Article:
“Acceptance” in UAT is the moment a tester group decides a unit of software is ready for production, or go-live. The acceptance criteria (AC), or the conditions that need to be met in order to be accepted, are unique to the customer and the user stories they are working with.  

What is UAT used for?  

UAT has specific goals in mind that should be well understood so your organization can better gauge whether it’s ready to move onto this stage. These include: 

  • End-to-end testing of the software in a real environment (your pricing software integrated with your CRM, ERP, and any other systems used for pricing) 
  • Checking how well the software does what it needs to do to support your business 
  • Acceptance of the software to continue on to go-live 

What is UAT not used for?  

It is just as crucial to recognize the action items which UAT is not meant for, which include: 

  • Getting to know the software for the first time  
  • Repeating all unit tests done during Sprints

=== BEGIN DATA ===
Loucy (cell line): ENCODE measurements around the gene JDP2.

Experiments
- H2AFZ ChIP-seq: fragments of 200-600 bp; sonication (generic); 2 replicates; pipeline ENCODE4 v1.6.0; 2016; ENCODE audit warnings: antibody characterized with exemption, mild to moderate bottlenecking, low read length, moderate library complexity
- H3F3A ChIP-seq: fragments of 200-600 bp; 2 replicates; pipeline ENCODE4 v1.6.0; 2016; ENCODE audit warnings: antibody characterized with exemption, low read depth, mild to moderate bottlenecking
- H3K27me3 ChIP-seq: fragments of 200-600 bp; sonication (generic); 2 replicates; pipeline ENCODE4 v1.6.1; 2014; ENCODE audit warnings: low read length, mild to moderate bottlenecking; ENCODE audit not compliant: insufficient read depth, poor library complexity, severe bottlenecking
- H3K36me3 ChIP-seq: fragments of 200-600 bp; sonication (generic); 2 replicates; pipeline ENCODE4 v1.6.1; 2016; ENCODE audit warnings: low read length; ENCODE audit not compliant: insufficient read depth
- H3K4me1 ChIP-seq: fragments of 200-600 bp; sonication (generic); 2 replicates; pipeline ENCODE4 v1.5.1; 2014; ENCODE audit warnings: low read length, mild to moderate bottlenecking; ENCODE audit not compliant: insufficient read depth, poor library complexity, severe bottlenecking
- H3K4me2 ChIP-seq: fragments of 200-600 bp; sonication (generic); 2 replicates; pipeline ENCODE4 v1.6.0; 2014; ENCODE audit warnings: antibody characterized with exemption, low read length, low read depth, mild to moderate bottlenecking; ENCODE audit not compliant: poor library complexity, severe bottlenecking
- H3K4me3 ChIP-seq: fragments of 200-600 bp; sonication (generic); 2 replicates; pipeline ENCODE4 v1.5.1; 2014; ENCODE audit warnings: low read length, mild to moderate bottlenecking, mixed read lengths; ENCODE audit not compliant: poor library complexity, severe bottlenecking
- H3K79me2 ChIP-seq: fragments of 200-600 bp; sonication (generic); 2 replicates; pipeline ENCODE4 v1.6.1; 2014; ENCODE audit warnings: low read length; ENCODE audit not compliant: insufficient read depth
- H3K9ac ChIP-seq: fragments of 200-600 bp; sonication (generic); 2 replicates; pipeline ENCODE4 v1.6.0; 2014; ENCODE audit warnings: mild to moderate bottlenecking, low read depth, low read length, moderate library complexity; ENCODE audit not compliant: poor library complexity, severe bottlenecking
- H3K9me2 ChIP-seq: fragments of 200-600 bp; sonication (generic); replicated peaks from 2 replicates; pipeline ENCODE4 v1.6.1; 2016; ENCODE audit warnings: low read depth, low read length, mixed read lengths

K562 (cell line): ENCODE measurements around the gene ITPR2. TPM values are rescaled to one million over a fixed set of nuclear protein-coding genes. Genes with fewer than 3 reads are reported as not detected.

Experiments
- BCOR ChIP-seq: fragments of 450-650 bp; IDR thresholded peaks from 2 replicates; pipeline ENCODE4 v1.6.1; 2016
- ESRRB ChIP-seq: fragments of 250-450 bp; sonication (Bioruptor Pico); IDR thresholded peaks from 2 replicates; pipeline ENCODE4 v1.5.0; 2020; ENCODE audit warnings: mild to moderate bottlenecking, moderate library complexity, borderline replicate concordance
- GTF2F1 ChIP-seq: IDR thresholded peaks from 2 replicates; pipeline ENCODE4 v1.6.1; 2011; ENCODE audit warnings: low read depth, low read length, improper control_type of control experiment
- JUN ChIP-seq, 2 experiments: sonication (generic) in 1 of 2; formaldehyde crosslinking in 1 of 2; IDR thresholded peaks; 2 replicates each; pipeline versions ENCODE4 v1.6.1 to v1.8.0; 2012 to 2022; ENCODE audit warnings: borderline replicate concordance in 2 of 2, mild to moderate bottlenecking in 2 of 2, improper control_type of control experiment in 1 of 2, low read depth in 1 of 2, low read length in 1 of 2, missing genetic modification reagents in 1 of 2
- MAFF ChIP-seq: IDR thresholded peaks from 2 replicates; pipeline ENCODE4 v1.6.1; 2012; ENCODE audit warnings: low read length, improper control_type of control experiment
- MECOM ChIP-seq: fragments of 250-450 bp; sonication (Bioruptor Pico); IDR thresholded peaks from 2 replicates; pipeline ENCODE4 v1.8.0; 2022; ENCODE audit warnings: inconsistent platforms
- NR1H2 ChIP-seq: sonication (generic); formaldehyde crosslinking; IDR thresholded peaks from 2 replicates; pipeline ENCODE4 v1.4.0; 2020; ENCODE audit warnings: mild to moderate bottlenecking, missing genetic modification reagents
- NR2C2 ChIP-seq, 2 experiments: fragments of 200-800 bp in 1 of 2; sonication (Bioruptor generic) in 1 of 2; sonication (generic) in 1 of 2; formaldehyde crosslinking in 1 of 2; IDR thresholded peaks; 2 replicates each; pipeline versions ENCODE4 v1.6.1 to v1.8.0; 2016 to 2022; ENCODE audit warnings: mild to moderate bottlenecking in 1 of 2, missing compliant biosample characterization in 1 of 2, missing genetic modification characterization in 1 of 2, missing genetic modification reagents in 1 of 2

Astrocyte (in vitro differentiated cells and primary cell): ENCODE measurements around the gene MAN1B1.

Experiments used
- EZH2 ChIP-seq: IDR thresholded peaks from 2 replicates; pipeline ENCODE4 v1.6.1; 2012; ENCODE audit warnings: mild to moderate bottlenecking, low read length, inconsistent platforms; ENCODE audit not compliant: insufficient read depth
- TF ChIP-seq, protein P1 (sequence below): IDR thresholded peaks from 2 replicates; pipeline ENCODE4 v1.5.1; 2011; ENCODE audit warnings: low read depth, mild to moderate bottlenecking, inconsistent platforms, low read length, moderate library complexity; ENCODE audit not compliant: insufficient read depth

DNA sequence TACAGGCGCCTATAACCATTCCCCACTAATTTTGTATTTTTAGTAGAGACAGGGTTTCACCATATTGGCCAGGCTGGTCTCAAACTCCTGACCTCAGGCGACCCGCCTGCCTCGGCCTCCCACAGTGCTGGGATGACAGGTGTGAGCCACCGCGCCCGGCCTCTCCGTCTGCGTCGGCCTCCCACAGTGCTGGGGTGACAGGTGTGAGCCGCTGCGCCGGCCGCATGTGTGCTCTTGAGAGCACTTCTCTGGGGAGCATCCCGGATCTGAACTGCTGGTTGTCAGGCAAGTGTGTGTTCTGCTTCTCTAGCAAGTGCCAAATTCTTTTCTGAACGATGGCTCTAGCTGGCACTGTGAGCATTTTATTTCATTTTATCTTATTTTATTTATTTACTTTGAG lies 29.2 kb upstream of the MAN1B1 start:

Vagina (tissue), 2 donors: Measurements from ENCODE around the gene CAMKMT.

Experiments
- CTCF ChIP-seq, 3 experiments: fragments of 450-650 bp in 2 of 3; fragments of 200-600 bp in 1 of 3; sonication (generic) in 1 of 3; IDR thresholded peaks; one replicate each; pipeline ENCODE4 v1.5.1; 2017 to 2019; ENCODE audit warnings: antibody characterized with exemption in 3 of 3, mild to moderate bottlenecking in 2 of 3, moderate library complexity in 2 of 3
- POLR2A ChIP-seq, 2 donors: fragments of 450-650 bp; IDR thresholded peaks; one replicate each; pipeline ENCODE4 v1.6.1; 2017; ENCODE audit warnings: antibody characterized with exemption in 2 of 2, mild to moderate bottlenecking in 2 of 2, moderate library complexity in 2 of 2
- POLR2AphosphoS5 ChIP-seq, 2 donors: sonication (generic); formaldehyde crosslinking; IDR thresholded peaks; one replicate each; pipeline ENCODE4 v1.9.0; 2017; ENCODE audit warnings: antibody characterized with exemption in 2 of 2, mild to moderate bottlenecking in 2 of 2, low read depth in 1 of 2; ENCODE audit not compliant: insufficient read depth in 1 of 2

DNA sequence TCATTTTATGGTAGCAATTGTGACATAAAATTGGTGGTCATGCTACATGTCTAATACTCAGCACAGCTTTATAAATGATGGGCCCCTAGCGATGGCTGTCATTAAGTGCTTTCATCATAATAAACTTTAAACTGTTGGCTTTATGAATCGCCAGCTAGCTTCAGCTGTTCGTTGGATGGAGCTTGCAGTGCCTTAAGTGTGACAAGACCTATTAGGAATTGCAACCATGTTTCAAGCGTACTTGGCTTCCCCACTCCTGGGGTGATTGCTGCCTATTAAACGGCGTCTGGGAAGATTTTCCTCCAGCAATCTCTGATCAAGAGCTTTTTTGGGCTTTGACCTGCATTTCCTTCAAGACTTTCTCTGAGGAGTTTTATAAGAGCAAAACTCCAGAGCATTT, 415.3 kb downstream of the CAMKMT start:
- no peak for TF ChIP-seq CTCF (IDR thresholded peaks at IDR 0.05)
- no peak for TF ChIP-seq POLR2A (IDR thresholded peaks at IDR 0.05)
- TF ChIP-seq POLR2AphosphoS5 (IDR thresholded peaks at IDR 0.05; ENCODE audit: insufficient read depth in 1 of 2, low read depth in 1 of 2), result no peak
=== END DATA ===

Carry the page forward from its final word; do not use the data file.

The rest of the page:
• Submitting change requests  
  • Fixing configuration bugs that should have been found during Sprints (note: if you’re seeing multiple errors in UAT, you might not be ready for this phase) 

If you find that your test group is focusing the majority of their energy on any of the above, it is likely time to scale back to earlier stages of quality assurance.  

Who is involved in UAT? 

When assigning those who will take part in UAT, your business should consider the individuals who will be using the platform most in a day-to-day capacity: its business users. While not as technically oriented as the technical users involved in earlier development stages, ultimately those subject matter experts will know best how to use the tool to draw out the most value for the business.